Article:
U.S. officials will release transcripts of phone calls placed to emergency 911 dispatchers by a gunman during a shooting rampage a week ago that killed 49 people at a gay nightclub in Orlando, Florida, Attorney General Loretta Lynch said on Sunday.
Omar Mateen, 29, who died in a gunfight with police at the end of the attack, is said by authorities to have repeatedly paused during his three-hour siege to call 911 and post internet messages from inside the Pulse nightclub professing his support for Islamist militant groups.
Speaking on CNN's "State of the Union" program, Lynch said partial transcripts of Mateen's three 911 calls would be made public on Monday. She said they would include the "substance of his conversations," recorded as the security guard carried out the deadliest mass shooting in modern U.S. history.
Lynch said investigators were focused on building a complete profile of Mateen, a New York-born U.S. citizen and Florida resident of Afghan descent who has been described by U.S. officials as "self-radicalized" in his extremist sympathies.
The Pulse massacre, which also left 53 people wounded, has spawned a week of national mourning and soul-searching over the easy accessibility of firearms and the vulnerability of people in the gay, lesbian, bisexual and transgender community to hate crimes.
In the largest public show of solidarity yet for victims in the central Florida city where the June 12 slayings unfolded, thousands of people gathered at a lakeside park in Orlando for a memorial vigil on Sunday evening.
Many waved rainbow-striped flags with the message "Orlando Strong," while others wore T-shirts emblazoned with the slogans "Orlando United" and "Orlando Love." Organizers strolled through the ethnically diverse assembly of young and old handing out white daisies. As twilight fell, candles were lit and held aloft by the crowd.
Many were moved to tears by the outpouring of emotion, briefly heightened as an actual rainbow arched across partly cloudy skies over the lake.
"We are all mourning for the people who died, and we totally condemn this act of violence," said Safia Akhtar, 71, a Pakistani native who lives in Orlando and works as a real estate agent. She carried a sign that read: "Muslims condemn extremism."
'TALKING TO EVERYONE WHO KNEW HIM'
Authorities have said preliminary evidence indicates Mateen was a mentally disturbed individual who acted alone and without direction from outside networks, despite a pledge of loyalty he made to the Islamic State militant group in one of his phone calls. Lynch told ABC's "This Week" program that the transcripts being released on Monday would not include such a pledge.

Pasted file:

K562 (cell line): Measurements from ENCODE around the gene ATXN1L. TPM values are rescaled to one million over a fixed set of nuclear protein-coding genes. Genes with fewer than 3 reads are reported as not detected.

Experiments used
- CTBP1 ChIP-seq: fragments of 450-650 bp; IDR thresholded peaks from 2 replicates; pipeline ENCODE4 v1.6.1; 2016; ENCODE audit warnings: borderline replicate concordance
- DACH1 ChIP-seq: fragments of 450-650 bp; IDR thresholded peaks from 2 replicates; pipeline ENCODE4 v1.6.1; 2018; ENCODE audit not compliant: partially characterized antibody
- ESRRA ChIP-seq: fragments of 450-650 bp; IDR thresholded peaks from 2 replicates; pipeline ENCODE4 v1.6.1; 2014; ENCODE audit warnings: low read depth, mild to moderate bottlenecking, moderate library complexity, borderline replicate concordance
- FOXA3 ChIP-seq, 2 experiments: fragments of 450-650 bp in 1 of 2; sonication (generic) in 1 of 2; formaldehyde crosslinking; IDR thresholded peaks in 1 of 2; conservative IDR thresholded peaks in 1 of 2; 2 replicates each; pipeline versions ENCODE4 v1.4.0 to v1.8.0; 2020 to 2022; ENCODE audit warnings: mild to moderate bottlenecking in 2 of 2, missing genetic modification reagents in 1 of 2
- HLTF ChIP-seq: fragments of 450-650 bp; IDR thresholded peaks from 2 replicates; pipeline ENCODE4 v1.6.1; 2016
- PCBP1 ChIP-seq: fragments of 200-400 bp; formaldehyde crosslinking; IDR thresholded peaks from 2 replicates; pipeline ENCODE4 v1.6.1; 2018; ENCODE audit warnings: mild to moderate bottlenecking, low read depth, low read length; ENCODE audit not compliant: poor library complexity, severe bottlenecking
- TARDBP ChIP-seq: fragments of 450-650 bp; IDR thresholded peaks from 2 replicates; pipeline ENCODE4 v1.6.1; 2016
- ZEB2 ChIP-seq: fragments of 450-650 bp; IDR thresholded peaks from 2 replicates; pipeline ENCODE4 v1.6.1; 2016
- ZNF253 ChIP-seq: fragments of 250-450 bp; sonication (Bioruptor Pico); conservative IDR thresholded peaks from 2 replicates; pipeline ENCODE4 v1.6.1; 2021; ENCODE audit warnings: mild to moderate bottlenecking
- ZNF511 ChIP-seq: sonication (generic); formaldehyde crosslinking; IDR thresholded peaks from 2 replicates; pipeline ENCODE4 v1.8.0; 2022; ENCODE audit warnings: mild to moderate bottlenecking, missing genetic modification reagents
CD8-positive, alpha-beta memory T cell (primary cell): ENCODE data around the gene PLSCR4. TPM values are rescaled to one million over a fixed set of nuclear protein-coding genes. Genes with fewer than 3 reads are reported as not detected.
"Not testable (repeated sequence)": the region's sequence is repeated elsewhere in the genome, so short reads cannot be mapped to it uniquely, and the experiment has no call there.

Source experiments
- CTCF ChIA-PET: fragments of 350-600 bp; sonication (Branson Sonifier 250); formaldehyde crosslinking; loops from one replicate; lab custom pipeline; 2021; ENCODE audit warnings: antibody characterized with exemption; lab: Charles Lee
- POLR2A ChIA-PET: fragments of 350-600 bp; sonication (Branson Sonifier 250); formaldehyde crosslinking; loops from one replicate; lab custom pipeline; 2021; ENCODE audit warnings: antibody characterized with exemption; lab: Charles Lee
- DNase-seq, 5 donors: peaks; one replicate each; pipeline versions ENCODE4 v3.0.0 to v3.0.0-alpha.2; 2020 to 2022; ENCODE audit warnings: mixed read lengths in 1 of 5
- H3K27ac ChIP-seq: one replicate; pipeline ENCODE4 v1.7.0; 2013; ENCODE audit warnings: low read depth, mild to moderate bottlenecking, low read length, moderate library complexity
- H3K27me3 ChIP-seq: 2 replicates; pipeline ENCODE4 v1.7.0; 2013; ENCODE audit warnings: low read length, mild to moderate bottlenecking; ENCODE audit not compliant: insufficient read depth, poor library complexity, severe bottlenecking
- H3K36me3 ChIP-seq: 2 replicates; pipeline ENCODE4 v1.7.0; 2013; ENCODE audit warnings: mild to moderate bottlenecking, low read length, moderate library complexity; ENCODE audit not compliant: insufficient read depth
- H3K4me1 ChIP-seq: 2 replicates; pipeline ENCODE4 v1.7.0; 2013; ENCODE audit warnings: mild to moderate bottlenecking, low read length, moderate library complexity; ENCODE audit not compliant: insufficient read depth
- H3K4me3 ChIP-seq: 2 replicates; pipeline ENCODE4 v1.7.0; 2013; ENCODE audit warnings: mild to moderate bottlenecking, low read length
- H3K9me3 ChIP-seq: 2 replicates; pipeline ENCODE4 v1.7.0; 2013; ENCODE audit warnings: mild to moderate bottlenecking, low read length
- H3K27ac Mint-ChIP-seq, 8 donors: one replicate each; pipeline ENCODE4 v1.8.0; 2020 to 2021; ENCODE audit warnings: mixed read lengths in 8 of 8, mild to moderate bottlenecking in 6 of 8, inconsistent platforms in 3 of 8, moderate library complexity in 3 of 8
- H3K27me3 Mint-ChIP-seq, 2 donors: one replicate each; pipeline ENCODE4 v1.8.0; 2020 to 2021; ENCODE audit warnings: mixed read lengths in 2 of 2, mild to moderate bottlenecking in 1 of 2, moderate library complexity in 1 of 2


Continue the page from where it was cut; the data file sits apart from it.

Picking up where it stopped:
The attorney general, who will travel to Orlando on Tuesday to confer with investigators and meet survivors and victims' loved ones, declined to say whether a federal grand jury was likely to charge Mateen's second wife, Noor Salman, or anyone else.
U.S. officials have said Salman knew of her husband's plans to carry out the attack.
"Because this investigation is open and ongoing, we're not commenting on anyone else's role in it right now, except to say that we are talking to everyone who knew him, and that of course includes his family, to determine what they knew, what they saw in the days and weeks leading up to this," Lynch said.
On Capitol Hill, the Orlando massacre has triggered a fresh effort to break a long-standing stalemate in Congress over gun control.
The Senate was set to vote on Monday on four competing measures – two from Democrats and two from Republicans - to expand background checks on gun buyers and curb gun sales for people on terrorism watch lists.
Federal Bureau of Investigation Director James Comey said last week that Mateen was on a watch list between May 2013 and March 2014 while under investigation after claiming a connection to or support for multiple Islamist extremist groups.
In an interview on the CBS show "Face the Nation" on Sunday, Comey said politicians were misguided in thinking tougher gun restrictions would stop someone intent on carrying out a massacre.
Donald Trump, the presumptive Republican presidential nominee for the Nov. 8 election, said he shared the goal of keeping guns out of the hands of people on watch lists.
"We have to make sure that people that are terrorists or have even an inclination toward terrorism cannot buy weapons, guns," he said on ABC's "This Week."
But partisan divisions continue to cast doubts over whether Congress will pass new gun control legislation anytime soon.
Wayne LaPierre, chief executive of the powerful National Rifle Association gun rights lobby, said the Democratic proposals would undermine the due process rights of people unfairly put on watch lists, a view widely shared among Republican lawmakers.
(Writing by Frank McGurty and Steve Gorman; Editing by Paul Simao and Peter Cooney)